Moses asked God who he should say sent him. God replied: “I am who I am. This is what you are to say to the Israelites: ‘I AM has sent me to you’” (Exodus 3:14, NIV). I AM was not so much a label for God as it was an indication of God’s complete ability to deliver the Israelites from bondage. Jesus ascribed this same name and power to Himself.
John 10: Jesus Teaching that He Is Equal To God
This third claim is recorded in the tenth chapter of John. It occurs at the Feast of Dedication, or Hanukkah. Jesus is again in Jerusalem, and there is considerable speculation among the crowds and religious leaders: Will Jesus announce that He is the Messiah? Tradition had always taught that the Messiah would be revealed at one such feast.
The Jewish leaders gathered around Jesus and asked Him if He was the Messiah. It may have been genuine curiosity, but more likely they intended to set a trap for Jesus, forcing Him to say something that would warrant his arrest and execution. Instead of giving them a direct answer, Jesus said that He had already told them who He was and that they had not believed Him:
“My sheep recognize my voice, and I know them, and they follow me…my Father has given them to me…I and the Father are one.”
Then again, the Jewish leaders picked up stones to kill Him.
Jesus said, “At God’s direction I have done many a miracle to help the people. For which one are you killing me?”
They replied, “Not for any good work, but for blasphemy; you, a mere man, have declared yourself to be God” (John 10:27-33).
John 11: Jesus Teaching that He Offers Life Eternal
Lazarus, a close friend of Jesus, became ill. He lived in Bethany, less than two miles to the east of Jerusalem. Jesus at the time was many miles further to the east, ministering along the Jordan River. After He heard of Lazarus’ illness, Jesus waited two days before departing. By the time He arrived in Bethany, Lazarus was already dead and buried.
Martha, Lazarus’ sister, went out to meet Jesus and exclaimed that her brother would still be alive if Jesus had arrived sooner. Then follows this exchange:
Jesus said to her, “Your brother will rise again.”
Martha answered, “I know he will rise again in the resurrection at the last day.”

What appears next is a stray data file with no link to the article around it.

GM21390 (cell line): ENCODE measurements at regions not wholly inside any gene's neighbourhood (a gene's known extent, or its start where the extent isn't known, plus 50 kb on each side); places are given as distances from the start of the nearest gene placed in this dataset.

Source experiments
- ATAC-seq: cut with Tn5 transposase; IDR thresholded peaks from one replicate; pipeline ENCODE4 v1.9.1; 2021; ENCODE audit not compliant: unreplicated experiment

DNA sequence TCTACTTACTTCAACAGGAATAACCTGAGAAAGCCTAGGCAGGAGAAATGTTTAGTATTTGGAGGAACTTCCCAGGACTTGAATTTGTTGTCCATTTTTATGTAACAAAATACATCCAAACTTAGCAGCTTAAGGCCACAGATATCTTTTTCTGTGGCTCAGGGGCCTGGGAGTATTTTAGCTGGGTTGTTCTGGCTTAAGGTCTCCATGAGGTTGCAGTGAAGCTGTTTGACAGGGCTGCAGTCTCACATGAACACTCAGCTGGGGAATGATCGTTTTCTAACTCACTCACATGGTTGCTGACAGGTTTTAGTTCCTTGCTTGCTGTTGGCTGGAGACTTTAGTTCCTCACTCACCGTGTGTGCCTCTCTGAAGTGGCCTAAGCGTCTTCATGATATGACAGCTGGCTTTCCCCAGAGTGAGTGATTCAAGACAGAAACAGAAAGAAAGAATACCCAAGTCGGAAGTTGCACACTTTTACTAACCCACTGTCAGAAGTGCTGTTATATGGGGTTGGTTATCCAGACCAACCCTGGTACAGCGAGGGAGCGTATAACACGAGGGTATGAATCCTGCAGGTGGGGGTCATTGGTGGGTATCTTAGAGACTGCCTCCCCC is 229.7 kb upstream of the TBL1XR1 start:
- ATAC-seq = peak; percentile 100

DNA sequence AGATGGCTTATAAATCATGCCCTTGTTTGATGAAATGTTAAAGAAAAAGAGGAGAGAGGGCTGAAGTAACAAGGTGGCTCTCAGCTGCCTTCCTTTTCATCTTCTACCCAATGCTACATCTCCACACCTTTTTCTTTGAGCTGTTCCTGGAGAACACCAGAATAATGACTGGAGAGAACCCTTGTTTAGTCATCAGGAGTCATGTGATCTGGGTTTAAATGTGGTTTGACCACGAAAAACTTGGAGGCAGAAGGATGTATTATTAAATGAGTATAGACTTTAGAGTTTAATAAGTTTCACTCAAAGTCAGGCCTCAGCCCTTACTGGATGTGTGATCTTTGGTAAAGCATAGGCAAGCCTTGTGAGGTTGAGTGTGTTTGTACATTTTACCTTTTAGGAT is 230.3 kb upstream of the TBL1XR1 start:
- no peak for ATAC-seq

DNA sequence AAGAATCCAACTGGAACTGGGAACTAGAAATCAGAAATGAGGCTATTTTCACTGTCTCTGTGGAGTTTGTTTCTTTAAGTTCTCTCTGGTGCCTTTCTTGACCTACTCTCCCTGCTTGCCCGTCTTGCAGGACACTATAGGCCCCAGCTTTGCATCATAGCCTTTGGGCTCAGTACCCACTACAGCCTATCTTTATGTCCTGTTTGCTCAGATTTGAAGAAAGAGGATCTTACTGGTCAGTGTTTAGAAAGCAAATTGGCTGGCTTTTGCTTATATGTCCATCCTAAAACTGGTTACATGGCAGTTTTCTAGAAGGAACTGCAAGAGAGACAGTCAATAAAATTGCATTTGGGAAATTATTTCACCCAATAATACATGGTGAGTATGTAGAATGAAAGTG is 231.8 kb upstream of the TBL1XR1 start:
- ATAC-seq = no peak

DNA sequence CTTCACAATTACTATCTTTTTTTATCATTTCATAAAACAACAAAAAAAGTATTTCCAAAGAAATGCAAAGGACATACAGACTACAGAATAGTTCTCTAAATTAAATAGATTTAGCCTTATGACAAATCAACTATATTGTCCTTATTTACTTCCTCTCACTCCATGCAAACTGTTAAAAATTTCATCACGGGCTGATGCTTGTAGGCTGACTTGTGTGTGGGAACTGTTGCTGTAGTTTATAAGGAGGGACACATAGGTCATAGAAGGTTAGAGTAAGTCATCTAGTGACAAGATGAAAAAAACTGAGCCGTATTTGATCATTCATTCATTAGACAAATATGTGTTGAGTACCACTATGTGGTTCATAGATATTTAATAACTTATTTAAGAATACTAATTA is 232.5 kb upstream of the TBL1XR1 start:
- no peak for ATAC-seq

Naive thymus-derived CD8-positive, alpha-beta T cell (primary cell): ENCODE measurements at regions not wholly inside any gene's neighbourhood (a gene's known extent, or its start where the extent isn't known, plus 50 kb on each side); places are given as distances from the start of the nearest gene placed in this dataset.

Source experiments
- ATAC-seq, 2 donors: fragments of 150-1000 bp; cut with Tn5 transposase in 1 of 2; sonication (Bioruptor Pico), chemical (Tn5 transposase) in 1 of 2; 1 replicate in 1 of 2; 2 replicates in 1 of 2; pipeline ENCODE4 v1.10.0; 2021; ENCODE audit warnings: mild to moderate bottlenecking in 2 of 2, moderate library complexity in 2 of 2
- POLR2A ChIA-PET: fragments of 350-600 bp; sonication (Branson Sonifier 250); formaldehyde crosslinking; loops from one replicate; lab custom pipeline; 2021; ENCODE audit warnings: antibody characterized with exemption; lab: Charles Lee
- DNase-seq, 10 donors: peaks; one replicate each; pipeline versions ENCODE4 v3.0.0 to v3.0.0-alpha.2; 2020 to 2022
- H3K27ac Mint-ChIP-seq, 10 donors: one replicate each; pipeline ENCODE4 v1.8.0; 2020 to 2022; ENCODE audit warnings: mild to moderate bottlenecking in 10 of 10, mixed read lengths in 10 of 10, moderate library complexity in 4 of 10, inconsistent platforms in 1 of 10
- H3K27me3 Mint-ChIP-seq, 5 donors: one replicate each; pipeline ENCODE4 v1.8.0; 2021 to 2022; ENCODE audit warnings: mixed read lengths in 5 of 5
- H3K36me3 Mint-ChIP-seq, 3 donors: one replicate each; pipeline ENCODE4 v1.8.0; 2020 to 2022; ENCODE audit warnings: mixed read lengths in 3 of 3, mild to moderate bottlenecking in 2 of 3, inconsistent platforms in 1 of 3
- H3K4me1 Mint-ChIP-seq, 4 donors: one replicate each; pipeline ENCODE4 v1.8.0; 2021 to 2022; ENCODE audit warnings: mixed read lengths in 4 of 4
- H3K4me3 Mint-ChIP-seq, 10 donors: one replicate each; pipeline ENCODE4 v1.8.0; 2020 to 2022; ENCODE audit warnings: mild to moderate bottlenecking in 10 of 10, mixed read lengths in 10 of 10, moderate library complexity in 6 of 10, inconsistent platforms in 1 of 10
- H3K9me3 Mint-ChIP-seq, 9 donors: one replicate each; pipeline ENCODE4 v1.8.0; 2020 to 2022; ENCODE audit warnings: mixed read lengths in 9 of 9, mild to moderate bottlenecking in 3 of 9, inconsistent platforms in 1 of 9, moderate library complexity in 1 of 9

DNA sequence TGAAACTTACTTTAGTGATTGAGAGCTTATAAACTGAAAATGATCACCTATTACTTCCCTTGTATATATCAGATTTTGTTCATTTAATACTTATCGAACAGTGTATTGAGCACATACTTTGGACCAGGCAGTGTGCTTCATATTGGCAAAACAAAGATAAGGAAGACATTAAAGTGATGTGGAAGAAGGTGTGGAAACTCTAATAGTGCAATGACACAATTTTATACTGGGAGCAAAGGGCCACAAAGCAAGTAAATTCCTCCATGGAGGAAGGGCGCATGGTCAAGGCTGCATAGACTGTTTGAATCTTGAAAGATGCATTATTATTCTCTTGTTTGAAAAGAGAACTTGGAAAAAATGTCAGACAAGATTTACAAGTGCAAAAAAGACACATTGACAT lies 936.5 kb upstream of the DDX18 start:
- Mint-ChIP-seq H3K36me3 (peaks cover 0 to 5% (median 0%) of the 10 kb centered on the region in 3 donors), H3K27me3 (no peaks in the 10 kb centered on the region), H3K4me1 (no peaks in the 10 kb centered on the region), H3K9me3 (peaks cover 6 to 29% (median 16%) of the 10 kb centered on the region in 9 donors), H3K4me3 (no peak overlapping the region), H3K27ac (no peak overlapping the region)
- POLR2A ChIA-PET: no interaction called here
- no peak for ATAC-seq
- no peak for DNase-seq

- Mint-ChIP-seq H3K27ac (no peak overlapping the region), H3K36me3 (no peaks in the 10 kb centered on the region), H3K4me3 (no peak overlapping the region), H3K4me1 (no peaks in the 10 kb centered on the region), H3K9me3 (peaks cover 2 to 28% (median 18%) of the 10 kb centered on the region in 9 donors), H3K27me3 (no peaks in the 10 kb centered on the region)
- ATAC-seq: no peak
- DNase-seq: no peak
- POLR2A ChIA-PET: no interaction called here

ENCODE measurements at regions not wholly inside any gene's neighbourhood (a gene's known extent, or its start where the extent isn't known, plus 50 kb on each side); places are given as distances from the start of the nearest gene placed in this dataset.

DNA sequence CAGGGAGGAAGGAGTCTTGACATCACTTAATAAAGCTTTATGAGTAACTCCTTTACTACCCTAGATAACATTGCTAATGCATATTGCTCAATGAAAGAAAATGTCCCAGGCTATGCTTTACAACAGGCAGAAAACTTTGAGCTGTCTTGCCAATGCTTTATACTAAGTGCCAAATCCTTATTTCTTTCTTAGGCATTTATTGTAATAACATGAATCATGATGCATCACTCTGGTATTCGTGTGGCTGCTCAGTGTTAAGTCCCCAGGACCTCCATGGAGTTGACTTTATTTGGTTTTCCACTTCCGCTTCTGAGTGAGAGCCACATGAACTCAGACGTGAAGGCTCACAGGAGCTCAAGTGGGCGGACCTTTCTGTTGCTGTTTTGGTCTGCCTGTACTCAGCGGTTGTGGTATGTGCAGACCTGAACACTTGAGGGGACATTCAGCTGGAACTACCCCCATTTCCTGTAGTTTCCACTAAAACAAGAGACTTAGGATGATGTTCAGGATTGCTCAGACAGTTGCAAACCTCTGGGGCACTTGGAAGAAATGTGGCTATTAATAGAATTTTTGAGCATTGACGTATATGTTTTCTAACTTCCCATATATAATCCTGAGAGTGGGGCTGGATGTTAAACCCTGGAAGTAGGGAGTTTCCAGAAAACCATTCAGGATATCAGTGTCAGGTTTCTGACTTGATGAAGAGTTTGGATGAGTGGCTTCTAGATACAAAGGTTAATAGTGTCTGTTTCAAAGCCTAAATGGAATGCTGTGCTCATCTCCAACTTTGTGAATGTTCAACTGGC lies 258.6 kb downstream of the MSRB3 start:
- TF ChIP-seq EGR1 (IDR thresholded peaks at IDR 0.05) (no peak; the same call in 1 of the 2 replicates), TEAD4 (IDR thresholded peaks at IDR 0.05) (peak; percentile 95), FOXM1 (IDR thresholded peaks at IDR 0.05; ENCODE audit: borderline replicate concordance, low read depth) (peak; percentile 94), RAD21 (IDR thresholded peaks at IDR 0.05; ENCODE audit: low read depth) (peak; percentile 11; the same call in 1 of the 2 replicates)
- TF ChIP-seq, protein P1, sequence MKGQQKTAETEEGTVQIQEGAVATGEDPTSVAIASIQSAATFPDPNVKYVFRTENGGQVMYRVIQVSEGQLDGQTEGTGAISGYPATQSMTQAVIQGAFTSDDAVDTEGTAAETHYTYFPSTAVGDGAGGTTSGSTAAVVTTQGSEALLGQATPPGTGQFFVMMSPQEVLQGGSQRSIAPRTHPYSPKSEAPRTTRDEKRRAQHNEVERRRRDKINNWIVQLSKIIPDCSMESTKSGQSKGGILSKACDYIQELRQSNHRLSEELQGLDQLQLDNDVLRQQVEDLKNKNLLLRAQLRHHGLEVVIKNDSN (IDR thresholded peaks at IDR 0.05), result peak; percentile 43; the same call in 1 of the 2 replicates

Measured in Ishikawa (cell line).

Jesus said to her, “I am the resurrection and the life. He who believe in me will live, even though he dies; and whoever lives and believes in me will never die. Do you believe this?”
“Yes, Lord,” she told Him, “I believe that you are the Christ, the Son of God, who was to come into the world” (John 11:23-27, NIV).
Jesus moved near the cave-like tomb where Lazarus was buried. Praying aloud, He thanked his Father for hearing Him: “I knew that you always hear me, but I said this for the benefit of the people standing here, that they may believe that you sent me: (John 11:42, NIV). His prayer finished, Jesus commanded Lazarus to leave the tomb, and the dead man came out, still wrapped in grave clothes.
What Jesus’ Claims to Deity Mean
Jesus made what seemed to be extravagant claims about Himself: equality and oneness with God, eternal pre-existence, and the source of everlasting life. These are not the statements of a mere mortal (at least a sane one). Jesus also declared that He had final authority over all the earth, that He would one day return and judge the earth, that He could forgive sin and that He was the only way to God. He said He could give life and fill man’s greatest hunger. He called Himself the Son of Man, an Old Testament prophetic term for the Messiah. He allowed others to worship Him even though Jews were to worship God alone.
During the trial preceding the crucifixion, the Jewish leaders said this to the Roman governor Pilate: “We have a law, and according to that law He must die, because He claimed to be the Son of God” (John 19:7, NIV). Jesus of Nazareth was killed not for what He did, but for who He claimed to be. C.S. Lewis, the Cambridge University literature professor who journeyed from skepticism to Christianity, once remarked: “I am trying to prevent anyone saying the really foolish thing that people often say about Him: ‘I’m ready to accept Jesus as a great moral teacher, but I don’t accept his claim to be God.’ That is the one thing we must not say. A man who was merely a man and said the sort of things Jesus said would not be a great moral teacher. He would either be a lunatic—on a level with the man who says he is a poached egg—or else he would be the Devil of Hell. You must make your choice, either this man was, and is, the Son of God: or else a madman or something worse.”1